(His report detailed “numerous links between the Russian government and the Trump campaign,” but he did not charge any Trump associate with a criminal conspiracy with Russia.)
But supporters of Mr. Trump have rallied around Mr. Durham’s narrative, which resonates with Mr. Trump’s oft-repeated claim that the entire Russia investigation was a “hoax.”
Defense lawyers for Mr. Sussmann have also rejected prosecutors’ broader insinuations about the constellation of events that led to his indictment, accusing the Durham team of fueling politicized conspiracy theories.
Against that backdrop, much of the pretrial jostling has centered on how far afield prosecutors may roam from the core accusation. Judge Christopher Cooper of the Federal District Court for the District of Columbia, an Obama appointee, has imposed some limits on what Mr. Durham’s team may present to the jury.
Through his court filings, Mr. Durham and his team have signaled that they suspect that the Alfa Bank data or analysis may have been faked, even though they were unable to prove it.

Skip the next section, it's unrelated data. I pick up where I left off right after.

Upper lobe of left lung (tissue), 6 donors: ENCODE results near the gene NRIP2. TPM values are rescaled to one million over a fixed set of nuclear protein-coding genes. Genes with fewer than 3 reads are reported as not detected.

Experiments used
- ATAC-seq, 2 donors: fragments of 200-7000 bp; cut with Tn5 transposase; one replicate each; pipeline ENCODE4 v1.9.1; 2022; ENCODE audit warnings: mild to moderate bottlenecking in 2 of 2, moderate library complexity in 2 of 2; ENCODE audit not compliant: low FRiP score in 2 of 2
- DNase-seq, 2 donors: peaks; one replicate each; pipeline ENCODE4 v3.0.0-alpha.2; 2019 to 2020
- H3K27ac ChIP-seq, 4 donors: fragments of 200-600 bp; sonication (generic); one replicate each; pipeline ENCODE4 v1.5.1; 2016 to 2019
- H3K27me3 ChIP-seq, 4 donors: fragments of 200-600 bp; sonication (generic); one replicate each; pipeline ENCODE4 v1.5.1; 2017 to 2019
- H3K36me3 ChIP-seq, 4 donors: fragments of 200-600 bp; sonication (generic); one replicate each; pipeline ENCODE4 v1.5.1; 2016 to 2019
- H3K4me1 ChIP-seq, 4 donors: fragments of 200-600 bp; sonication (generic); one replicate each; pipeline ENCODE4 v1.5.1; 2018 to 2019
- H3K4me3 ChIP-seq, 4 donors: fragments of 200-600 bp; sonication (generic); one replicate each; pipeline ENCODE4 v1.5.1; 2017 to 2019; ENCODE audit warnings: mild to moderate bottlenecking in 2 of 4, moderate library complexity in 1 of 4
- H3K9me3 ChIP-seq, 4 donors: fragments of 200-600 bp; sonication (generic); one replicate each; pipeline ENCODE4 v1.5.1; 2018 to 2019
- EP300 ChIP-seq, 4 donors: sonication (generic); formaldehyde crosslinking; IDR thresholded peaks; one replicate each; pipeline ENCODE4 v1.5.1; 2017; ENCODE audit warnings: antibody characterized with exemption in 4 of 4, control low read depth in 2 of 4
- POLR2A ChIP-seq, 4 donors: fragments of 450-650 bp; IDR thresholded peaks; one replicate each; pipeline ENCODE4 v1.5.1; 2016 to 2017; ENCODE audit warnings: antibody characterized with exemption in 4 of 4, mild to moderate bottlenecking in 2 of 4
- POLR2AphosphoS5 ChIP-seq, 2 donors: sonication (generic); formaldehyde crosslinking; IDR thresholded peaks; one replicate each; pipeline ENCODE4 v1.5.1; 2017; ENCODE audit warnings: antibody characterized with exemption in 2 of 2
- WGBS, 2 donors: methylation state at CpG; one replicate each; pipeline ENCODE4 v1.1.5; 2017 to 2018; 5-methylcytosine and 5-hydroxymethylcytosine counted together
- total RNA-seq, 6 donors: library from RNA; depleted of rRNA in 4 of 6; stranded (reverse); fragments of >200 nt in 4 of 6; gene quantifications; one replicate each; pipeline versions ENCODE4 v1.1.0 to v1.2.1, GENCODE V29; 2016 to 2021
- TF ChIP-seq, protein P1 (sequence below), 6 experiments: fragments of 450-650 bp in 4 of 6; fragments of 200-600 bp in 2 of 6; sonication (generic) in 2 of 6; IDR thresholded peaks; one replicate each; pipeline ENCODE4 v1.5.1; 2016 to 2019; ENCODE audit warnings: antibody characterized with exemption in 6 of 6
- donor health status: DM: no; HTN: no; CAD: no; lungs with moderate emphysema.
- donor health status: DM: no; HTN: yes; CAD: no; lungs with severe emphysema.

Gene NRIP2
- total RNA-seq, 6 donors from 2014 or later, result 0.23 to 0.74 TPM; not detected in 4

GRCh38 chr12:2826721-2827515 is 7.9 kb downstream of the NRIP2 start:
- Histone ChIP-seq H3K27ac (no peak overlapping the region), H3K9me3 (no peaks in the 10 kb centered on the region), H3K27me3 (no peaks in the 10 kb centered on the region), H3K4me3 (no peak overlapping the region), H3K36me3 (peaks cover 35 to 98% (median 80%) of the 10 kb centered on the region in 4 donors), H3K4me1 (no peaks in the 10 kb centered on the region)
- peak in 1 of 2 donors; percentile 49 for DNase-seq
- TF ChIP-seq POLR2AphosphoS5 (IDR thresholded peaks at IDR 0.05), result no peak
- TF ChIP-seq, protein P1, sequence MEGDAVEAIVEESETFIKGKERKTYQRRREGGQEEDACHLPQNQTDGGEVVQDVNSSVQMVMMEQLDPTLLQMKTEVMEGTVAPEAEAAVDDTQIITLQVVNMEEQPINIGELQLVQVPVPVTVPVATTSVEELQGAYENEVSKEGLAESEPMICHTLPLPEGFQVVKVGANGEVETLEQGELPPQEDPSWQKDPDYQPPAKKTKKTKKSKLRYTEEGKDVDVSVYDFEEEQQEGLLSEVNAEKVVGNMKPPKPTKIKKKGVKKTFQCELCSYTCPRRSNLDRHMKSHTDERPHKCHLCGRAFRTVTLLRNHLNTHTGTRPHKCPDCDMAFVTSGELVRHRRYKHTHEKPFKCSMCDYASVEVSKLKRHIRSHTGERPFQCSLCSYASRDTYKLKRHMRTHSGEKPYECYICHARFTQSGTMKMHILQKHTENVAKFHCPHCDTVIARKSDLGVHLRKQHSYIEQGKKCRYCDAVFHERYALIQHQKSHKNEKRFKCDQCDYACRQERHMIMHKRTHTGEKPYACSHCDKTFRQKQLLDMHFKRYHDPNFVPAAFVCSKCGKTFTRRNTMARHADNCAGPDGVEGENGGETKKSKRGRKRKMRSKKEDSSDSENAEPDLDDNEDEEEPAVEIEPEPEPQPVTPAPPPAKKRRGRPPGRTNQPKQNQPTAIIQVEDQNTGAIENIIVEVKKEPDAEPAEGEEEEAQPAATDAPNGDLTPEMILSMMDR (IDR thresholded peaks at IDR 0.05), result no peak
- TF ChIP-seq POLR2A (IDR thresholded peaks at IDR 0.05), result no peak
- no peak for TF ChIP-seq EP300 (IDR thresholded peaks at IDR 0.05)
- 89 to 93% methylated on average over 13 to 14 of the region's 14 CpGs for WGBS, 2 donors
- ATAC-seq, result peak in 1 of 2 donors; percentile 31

But the judge barred Mr. Durham from presenting evidence or arguments along those lines, saying that unless there was proof Mr. Sussmann had reason to doubt the data when it was brought to him, there should not be “a time-consuming and largely unnecessary mini-trial to determine the existence and scope of an uncharged conspiracy.”
Still, the judge has given prosecutors broader latitude to call witnesses associated with the Clinton campaign, including Mr. Elias and Robby Mook, the campaign manager.
The Alfa Bank issue traces back to the spring of 2016, when it came to light that Russia had hacked Democrats.
That summer, as suspicions escalated about Mr. Trump’s relationship with Moscow, a group of data scientists identified odd internet data that appeared to link servers for the Trump Organization to Alfa Bank.
Working with Rodney Joffe, a technology executive and cybersecurity expert, they theorized that it might be a covert communications channel. Mr. Joffe, who was already a client of Mr. Sussmann’s, brought the matter to him, and Mr. Sussmann relayed those suspicions to reporters and the F.B.I. He also told Mr. Elias about it, and Clinton campaign officials were apparently aware that he was trying to get reporters to write about it.
Seeking a meeting with the F.B.I. to share the material, Mr. Sussmann reached out to James A. Baker, then the agency’s top lawyer. Mr. Sussmann said in a text that he was not bringing it on behalf of any client and was motivated by a desire to help the bureau. Mr. Baker is expected to be a primary prosecution witness.